Road to recovery


Senior Aaron Wadhwa engages in a foot exercise to treat his injury

Approximately 2 million injuries. 500,000 doctor visits. 30,000 hospitalizations. According to the U.S. Centers for Disease Control, nearly 30 million American adolescents participate in sports, and a shocking number of these youth athletes get hurt every year. In one moment, one errant step, an athlete’s entire life can change.

One Jefferson athlete whose life was affected by a sudden injury was senior Aaron Wadhwa, who was at a state bhangra team practice when his knee took a sharp twist.

“I jumped up in the air and twisted my leg to the side. I heard a loud pop and couldn’t walk properly,” Wadhwa said.

After being unable to sleep over the night due to the pain, Wadhwa went to the orthopedic surgeon, where the doctor informed him that he’d torn a ligament in his knee and would need surgery.

“They went in and operated on it and they removed a section of my knee,” Wadhwa said. “And so I was on crutches for a while.”

Unlike Wadhwa, senior Danny Kim was not immediately aware of a significant injury when he contracted it. In Jefferson’s second football game of the 2018 season, he was trying to make a tackle and strip the ball out from the hands of an opposing player when his finger bent backwards and gave way.=

“When I first got injured I really didn’t know how serious it was – I thought I’d just jammed my finger and when I went to [Ms. Murphy], I actually just wanted to ice my finger,” Kim said. “But they quickly realized that it was something much more than that.”

Heather Murphy, the athletic trainer at TJ, diagnosed Kim with jersey finger, a condition in which the tendon in his fingers had ruptured. In Kim’s case, it was the tendon closest to the first joint on his ring finger, causing him to miss most of the football season.

“It’s sort of depressing in a way, just knowing that you really won’t play again and watching everyone else practicing, going through all those hard times in games, while I’m just standing on the sidelines, just cheering them on,” Kim said.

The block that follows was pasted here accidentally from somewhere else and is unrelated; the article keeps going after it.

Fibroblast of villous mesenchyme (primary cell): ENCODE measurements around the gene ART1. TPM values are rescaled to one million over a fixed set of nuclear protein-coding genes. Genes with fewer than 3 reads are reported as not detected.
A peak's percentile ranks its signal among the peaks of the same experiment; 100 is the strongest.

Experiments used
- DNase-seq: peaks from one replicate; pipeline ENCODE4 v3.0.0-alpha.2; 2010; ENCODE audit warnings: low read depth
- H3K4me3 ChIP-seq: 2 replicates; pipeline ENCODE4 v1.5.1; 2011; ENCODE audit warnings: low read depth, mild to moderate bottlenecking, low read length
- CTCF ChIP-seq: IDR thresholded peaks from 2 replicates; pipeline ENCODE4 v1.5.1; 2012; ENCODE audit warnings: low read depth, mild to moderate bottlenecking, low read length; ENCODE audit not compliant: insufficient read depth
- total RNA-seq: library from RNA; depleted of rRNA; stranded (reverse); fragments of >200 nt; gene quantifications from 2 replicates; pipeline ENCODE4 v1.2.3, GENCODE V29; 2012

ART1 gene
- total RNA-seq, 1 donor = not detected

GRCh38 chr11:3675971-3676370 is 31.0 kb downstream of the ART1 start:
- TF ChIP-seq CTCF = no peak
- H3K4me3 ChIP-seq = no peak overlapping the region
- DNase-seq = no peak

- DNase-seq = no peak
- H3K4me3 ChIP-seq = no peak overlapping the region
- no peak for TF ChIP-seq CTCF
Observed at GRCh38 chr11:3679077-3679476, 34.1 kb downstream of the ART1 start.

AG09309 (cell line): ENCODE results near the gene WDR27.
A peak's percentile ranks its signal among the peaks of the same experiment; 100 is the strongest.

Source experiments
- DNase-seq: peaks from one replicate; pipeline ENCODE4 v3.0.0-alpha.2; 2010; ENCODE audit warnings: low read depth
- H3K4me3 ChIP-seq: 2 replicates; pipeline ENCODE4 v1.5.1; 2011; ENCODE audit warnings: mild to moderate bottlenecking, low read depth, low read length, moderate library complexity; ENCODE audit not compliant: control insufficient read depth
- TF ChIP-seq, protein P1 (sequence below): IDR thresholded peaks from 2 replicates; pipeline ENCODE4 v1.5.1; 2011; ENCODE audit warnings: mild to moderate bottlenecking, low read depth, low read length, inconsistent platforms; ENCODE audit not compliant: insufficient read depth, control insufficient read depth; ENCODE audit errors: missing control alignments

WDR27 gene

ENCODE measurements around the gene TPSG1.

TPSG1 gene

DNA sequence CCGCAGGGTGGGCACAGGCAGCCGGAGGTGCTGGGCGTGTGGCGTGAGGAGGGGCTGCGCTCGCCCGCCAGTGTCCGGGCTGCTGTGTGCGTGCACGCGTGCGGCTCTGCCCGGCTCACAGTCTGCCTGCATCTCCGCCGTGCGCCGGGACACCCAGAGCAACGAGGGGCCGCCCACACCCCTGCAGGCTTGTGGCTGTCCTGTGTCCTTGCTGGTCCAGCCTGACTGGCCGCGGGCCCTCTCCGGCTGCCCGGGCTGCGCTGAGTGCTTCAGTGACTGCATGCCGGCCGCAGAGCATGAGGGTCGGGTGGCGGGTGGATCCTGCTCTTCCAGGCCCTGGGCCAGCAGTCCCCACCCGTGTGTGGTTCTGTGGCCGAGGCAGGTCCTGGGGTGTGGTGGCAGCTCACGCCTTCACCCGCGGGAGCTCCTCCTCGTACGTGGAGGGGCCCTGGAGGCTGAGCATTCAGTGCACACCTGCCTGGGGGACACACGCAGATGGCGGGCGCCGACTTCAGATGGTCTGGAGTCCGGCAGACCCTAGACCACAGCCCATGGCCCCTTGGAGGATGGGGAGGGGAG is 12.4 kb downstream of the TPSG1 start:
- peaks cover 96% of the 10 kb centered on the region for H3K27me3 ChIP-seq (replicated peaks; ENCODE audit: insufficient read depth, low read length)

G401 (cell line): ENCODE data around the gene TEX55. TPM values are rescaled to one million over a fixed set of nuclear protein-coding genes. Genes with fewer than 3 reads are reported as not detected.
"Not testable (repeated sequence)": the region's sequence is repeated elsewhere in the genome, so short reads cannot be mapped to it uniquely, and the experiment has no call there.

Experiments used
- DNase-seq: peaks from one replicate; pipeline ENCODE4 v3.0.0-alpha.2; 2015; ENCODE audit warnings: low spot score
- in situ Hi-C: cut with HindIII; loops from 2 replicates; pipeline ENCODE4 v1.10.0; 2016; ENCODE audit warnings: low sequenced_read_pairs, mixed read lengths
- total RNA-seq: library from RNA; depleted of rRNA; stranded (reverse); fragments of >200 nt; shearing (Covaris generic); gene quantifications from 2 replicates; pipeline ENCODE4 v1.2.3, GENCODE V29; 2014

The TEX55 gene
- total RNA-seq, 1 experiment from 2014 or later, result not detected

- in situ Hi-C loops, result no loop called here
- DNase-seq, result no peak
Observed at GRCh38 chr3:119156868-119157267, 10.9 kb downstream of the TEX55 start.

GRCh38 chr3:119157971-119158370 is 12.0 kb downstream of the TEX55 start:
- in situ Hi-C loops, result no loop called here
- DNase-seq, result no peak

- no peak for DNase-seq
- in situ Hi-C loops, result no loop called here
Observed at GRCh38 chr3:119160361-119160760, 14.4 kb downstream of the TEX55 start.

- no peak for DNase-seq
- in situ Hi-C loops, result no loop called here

Physical therapy was critical for both athletes throughout the recovery process. Working with nearby doctors as well as athletic trainers, Kim and Wadhwa completed stretches and exercises pertaining to their respective injuries.

“I had to go through physical therapy for about six or seven months,” Wadhwa said. “While I was playing basketball and going to practices, I’d play, and it would be a lot of pain. So I’d have to do physical therapy and ice a lot to reduce that.”

As the months passed, the injury subsided, and by Apr. 2018, Wadhwa was no longer feeling pain from the ligament tear. Wadhwa continued to wear a knee brace for athletic activity until a dance performance in Jul. 2018, when he finally removed the support.

“I was the captain of a dance performance and so that was really refreshing because I think it was the anniversary of the injury. That was like, really, a good point for me because I [had] completely recovered and didn’t feel that pain anymore,” Wadhwa said.

Kim, on the other hand, experienced far more uncertainty in a short period of time.

“My doctor told me I’d be out for the whole season. Ms. Murphy told me that it would be very unlikely that I’d play again — I was still hopeful but that was what everyone was telling me — that I wouldn’t play again,” Kim said.

Close to the end of the six weeks, Kim found out his season was not over yet when his doctor cleared him to play the last two games of the football season with his splint. Murphy padded his splint to prevent his tendon from rupturing again. On Kim’s return, the Colonials went on to win their Senior Night game 28-0 and end the season on a high note.

“Knowing that this is probably the last football I’m going to play in my life, it meant a lot,” Kim said. “That we did it all together, the seniors, and all the underclassmen that played, it just made the experience a lot better.”

Although the injuries led to consistent setbacks and frustration, they also brought about positive adaptations in each player’s game.

“The biggest thing I saw [change] in my game was probably patience. Just me doing physical therapy every single day, taking forever. Even if day 30 physical therapy doesn’t feel good, day 31 might be better,” Wadhwa said. “It taught me that patience is really important and so I saw that evolve in my game too because I’ll be patient with what I do on the floor.”

Ultimately, both injured and healthy athletes are advised to maintain their physical conditions for their respective sports.

“One of the best ways to prevent injuries is to be strong and flexible,” Murphy said. “Do not play a sport to get in shape, get in shape to play your sport.”